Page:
University of Zurich Library
When I was a young man just beginning my working life, my father warned me, “Never mix business with pleasure.” What he was talking about in the culture of 1950s South Arkansas was not to begin romantic entanglements with women at work. Although I think that Dad’s words are still good advice, I realize that the majority of romantic pairings in America today begin in the workplace. However, in the sense of having fun and moving forward one’s career simultaneously, it is possible to mix business with pleasure.
I am blogging today from beautiful Zurich, Switzerland, where my wife and I are on a tourist trip. Switzerland is a wonderful place to be. The scenic beauty is spectacular; the cities are clean and attractive; public transportation is efficient and plentiful. But most wonderful of all are the Swiss people. They are extremely courteous and friendly. Many go out of their way to help obviously puzzled tourists find their way around. And very important for many of us, they all speak excellent English; they are also very tolerant of Americans who speak only English. The Swiss make visiting their country a great pleasure.
For a historical novelist who writes mostly about World War II, Switzerland is also a treasure trove of information and descriptive background. Zurich was the headquarters of Allen Dulles and a major office of the Office of Strategic Services (OSS), the precursor to the CIA. From here, spies were dispatched and ran all over Nazi-occupied Europe. It was at the University of Zurich’s technical university that an OSS agent sat in on a lecture by Werner Heisenberg, head of Germany’s nuclear program, in December of 1944. If the agent determined that production of a German atomic bomb was imminent, he had the authority to shoot Heisenberg on the spot. With all thier actions potentially useful in future novels, my tourist visit has also become a research expedition.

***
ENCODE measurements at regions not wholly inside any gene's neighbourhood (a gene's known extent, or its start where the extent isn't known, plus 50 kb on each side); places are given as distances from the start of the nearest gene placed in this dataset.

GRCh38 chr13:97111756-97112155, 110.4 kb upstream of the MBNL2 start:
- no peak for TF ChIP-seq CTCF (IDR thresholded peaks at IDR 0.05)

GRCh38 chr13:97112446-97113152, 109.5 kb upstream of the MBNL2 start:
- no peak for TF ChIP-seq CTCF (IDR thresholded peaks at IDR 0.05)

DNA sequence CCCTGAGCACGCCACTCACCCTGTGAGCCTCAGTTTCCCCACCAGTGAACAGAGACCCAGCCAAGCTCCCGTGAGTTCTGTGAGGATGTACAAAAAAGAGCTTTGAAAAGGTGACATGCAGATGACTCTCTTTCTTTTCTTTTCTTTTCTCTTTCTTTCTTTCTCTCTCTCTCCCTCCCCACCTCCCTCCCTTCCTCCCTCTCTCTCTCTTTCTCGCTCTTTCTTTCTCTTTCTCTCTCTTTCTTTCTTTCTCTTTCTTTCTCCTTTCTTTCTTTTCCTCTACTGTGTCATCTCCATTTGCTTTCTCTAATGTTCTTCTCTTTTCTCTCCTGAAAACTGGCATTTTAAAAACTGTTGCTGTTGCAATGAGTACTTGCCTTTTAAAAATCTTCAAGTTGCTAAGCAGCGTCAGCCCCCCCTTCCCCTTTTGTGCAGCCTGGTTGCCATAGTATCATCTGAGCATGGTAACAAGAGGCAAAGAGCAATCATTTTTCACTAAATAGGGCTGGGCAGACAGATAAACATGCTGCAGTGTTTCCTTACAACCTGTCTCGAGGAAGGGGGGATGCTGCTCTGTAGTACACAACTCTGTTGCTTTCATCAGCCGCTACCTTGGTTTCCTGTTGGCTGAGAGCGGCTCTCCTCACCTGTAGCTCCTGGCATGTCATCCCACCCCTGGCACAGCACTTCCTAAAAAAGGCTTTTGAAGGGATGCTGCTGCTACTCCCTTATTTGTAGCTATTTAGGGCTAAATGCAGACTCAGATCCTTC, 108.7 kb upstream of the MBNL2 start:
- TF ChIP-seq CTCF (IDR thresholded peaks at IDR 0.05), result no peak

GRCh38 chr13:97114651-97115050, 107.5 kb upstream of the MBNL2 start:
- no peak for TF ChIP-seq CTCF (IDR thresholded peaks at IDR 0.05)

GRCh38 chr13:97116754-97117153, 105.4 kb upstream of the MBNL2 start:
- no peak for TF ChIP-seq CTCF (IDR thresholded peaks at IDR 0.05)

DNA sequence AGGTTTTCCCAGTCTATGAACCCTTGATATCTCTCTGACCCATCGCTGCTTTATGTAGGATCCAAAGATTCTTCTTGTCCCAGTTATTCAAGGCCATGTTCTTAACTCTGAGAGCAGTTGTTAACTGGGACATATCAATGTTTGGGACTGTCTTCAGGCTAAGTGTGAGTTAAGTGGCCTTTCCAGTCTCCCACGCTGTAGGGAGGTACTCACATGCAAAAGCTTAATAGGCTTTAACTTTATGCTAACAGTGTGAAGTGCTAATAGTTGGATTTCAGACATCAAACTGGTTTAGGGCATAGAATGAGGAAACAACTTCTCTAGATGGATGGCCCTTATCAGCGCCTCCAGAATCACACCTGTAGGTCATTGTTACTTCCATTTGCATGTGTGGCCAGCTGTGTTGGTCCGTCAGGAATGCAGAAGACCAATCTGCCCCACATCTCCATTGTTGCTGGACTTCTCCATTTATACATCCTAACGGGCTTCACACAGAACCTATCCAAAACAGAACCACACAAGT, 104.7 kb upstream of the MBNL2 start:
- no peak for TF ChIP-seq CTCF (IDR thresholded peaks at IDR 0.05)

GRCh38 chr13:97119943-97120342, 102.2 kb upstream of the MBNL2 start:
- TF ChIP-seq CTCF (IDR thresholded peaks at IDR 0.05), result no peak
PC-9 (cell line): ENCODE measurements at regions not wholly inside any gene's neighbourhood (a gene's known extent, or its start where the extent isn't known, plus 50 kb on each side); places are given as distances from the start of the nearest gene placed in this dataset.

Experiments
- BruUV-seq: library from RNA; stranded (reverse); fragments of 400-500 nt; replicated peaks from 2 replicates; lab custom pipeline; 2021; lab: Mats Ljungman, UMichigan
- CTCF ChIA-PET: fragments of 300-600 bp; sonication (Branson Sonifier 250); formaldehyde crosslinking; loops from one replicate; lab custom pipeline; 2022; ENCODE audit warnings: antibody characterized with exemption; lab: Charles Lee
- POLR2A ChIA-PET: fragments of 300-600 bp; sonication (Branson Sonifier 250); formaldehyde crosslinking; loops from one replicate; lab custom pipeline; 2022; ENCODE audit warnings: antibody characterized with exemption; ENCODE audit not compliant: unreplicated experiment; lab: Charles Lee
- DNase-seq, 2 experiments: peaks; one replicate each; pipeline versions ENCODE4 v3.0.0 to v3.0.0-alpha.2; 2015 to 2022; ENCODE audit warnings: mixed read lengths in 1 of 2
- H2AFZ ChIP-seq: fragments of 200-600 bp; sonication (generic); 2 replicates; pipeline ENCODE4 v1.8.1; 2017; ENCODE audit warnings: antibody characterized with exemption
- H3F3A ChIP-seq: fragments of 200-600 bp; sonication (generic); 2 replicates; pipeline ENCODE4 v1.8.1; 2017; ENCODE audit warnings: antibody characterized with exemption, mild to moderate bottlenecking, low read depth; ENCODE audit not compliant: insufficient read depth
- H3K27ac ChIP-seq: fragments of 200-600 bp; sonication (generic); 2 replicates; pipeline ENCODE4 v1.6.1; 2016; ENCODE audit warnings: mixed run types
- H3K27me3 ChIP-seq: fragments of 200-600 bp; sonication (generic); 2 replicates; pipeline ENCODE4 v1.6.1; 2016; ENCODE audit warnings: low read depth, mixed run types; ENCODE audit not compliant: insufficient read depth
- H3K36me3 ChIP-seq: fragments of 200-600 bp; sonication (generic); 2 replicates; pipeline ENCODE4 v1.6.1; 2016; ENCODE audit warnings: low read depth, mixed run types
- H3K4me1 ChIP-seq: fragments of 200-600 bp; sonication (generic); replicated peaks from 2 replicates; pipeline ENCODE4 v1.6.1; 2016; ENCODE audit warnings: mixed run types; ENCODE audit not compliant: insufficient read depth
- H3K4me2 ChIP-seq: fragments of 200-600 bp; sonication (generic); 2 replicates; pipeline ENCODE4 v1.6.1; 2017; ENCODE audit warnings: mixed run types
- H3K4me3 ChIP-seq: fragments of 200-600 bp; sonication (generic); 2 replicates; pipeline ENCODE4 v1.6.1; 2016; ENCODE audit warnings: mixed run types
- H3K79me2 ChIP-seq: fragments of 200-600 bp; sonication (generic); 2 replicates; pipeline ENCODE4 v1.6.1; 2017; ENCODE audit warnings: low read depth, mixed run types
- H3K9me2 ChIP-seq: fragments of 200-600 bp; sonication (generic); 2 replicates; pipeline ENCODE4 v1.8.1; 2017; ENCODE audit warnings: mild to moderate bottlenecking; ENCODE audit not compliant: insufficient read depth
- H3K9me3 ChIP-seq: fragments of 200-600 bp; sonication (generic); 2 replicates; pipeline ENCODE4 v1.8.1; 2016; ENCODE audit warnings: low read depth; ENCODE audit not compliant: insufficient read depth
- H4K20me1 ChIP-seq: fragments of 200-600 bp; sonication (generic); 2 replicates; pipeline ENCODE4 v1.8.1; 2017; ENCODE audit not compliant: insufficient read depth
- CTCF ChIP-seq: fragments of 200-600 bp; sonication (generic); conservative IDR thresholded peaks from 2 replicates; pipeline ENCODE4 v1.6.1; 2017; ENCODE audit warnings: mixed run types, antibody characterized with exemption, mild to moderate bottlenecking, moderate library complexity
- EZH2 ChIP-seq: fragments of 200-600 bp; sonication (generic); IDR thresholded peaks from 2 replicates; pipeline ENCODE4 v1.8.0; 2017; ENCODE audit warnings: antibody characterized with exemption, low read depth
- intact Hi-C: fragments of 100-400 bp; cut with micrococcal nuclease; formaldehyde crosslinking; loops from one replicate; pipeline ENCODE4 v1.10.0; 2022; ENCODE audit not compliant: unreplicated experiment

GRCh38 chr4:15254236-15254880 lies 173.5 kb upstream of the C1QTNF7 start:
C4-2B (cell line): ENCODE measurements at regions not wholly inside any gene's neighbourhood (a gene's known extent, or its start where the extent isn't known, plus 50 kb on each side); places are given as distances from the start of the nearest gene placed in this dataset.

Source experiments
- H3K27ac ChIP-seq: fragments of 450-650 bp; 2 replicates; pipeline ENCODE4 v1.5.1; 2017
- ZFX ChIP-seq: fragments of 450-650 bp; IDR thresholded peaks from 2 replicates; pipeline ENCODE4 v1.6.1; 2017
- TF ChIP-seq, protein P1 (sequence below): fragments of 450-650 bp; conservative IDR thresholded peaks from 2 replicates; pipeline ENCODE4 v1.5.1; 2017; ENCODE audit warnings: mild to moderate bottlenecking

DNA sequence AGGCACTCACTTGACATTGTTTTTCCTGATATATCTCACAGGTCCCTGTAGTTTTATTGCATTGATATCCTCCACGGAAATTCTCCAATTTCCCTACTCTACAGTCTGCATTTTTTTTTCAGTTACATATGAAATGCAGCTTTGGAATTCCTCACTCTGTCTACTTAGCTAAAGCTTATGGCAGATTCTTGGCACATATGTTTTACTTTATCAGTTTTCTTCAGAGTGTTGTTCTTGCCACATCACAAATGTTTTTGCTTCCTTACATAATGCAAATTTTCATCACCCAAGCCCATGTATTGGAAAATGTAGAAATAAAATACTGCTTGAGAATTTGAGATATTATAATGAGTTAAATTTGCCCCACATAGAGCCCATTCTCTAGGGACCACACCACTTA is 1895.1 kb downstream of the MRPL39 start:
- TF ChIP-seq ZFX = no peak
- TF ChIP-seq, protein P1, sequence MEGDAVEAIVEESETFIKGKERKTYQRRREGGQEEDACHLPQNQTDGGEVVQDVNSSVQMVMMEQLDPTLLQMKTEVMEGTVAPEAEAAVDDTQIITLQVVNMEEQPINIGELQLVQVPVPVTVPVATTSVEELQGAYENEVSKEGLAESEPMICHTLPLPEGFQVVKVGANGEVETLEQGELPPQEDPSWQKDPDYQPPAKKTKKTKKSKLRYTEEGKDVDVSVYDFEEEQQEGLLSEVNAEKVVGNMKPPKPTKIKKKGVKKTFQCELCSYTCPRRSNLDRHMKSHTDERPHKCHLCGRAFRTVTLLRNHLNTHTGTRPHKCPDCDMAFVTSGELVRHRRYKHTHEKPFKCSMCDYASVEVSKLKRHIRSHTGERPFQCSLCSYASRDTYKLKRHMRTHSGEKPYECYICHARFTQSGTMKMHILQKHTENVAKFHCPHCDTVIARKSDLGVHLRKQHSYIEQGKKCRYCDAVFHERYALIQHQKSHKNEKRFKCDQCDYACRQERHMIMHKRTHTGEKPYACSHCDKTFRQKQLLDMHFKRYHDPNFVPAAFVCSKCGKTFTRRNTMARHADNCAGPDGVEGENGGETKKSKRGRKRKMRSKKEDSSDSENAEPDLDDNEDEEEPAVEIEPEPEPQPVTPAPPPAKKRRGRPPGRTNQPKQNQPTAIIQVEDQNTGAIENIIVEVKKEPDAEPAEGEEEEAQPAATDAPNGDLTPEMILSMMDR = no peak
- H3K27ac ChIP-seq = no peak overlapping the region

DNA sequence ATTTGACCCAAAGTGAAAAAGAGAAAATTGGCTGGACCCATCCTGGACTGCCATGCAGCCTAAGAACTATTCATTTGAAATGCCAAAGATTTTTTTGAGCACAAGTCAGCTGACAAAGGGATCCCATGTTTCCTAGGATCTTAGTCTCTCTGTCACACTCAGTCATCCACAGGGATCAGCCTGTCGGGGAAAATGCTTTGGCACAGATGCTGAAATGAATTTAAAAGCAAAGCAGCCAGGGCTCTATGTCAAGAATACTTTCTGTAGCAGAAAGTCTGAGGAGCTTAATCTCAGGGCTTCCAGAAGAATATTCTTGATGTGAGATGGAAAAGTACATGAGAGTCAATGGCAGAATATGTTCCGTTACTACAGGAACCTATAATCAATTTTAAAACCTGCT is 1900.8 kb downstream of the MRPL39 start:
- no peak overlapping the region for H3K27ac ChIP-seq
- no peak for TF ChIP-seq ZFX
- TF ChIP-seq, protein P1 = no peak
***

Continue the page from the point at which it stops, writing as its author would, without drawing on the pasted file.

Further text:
For years I have been cataloging details about countries and cities I visit for possible future use in my writing. Taking lots of photographs of sites I may later use in my writing allows first-hand knowledge of how to write descriptive prose about these places. My favorite saying from the WWII German Field Marshal Rommel is, “Nothing is as important as going and seeing for yourself.”
So it is possible and profitable to mix business and pleasure after all.
Note: Warren Bell's debut novel, Fall Eagle One, detailing a fictitious but plausible assassination attempt on FDR during World War II, (Semi-Finalist in the Kindle Indie Book Review Best Books of 2012) is available for Kindle or in paperback on Amazon.com. His newest novel, Hold Back the Sun, has been released for Kindle in advance of the printed book launch on October 25, 2013. This new historical-fiction thriller, set in the Pacific, follows the US Asiatic Fleet in their battle with the Japanese in WWII.